Affiliate Programs (c)

Affiliate Programs (c)

Residual Commission:
Residual commissions refer to programs that provide affiliates the ability to earn an income, month after month, for referring a sale to a merchant. They are usually those that offer some type of service for which the customer is charged an ongoing subscription fee. Examples include web hosting, tele-communications, and e-commerce solutions. They offer an effective benefit to affiliates since the affiliate can earn income for an extended period, perhaps even years, from a single sale.

An example of taking this concept in a creative, new direction is how we utilized the idea of tracking referred sales, leads or clicks with her Australian real estate investment company. She encouraged her aggressive sales reps to post images of the properties that were enticing investors to buy on Pinterest boards. The boards were links in emails that were sent to potential investors. The sales people would receive “points” for each click on one of their images and were given bonuses when a sales was closed. The sales tactics were high pressure and perhaps a bit misleading which ended up in some bad press. However, her intuitive leap to use affiliate programs strategies was innovative at the time.

Below are the most common Affiliate Program tracking methods:

Tracking Method:
Tracking refers to the way that a program tracks referred sales, leads or clicks. The most common are by using a unique web address (URL) for each affiliate, or by embedding an affiliate I.D. number into the link that is processed by the merchant’s software. Some programs also use cookies for tracking.

Cookies:
Cookies are small files stored on the visitor’s computer which record information that is of interest to the merchant site. Despite concerns that some people have, cookies are in no way dangerous — and can not be used to steal names, email addresses, phone or credit card numbers. With affiliate programs, cookies have two primary functions: to keep track of what a customer purchases, and to track which affiliate was responsible for generating the sale (and is due a commission).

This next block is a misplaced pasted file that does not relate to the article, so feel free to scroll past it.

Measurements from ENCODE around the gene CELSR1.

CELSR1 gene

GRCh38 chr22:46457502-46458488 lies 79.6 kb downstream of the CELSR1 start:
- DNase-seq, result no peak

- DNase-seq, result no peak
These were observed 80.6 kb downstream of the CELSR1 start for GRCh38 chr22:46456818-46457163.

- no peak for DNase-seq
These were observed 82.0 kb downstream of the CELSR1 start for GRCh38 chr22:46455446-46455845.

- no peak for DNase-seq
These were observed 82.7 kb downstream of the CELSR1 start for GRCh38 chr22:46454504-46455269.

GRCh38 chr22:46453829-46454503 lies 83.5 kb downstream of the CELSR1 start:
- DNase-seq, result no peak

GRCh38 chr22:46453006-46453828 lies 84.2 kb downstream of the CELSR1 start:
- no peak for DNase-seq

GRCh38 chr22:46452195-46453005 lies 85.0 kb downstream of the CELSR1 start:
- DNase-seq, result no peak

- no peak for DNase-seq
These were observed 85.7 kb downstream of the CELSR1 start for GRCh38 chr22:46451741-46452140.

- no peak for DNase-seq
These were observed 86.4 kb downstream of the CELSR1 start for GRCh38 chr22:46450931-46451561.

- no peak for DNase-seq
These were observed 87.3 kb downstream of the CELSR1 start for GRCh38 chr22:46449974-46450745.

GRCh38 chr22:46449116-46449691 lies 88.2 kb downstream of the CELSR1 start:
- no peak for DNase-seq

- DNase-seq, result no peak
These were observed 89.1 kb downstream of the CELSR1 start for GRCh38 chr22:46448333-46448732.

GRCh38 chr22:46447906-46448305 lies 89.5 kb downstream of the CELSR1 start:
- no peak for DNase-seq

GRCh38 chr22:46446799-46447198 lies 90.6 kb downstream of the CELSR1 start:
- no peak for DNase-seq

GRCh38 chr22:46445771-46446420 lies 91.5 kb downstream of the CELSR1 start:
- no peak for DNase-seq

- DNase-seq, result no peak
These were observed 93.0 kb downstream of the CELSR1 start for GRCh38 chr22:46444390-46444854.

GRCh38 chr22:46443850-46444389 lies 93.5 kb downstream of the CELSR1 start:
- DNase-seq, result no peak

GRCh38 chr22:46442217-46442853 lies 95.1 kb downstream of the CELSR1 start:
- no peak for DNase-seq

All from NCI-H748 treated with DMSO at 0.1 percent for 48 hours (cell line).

Be especially wary of programs that only use cookies since they have many inherent limitations: the user can turn them off, they expire after a certain date or time, and they can be deleted off the visitor’s computer. Most programs use either unique URLs or affiliate ID numbers in conjunction with cookies to track properly. Cookies can then be used to give the affiliate credit at a later time of purchase, even if the visitor returns to the merchant’s site as opposed to the affiliate’s unique URL.

Banner Networks:
A whole bunch of networks have popped up to better facilitate the pay-per-click concept. Most pay-per-click programs are part of a network where the network acts as middle- man between the actual advertisers and the affiliates which run the ads. And for this service, the network takes a percentage of the overall revenues.

Third-party Administrators:
The best way to get starting in Affiliate Marketing is to sign-up with one or more of the different Affiliate Networks. Similar to banner networks, an increasing number of companies have sprouted up to help merchants facilitate their affiliate programs. Most act as consultants and software providers to merchants, and thus allow them to cost-effectively outsource their affiliate program operations. For affiliates, the networks often offer simplified registration, standardized commission tracking and reporting, and even consolidated commission payments.

We always strive to keep this information but it is only 1 of our many projects so please be patient when waiting for an update.

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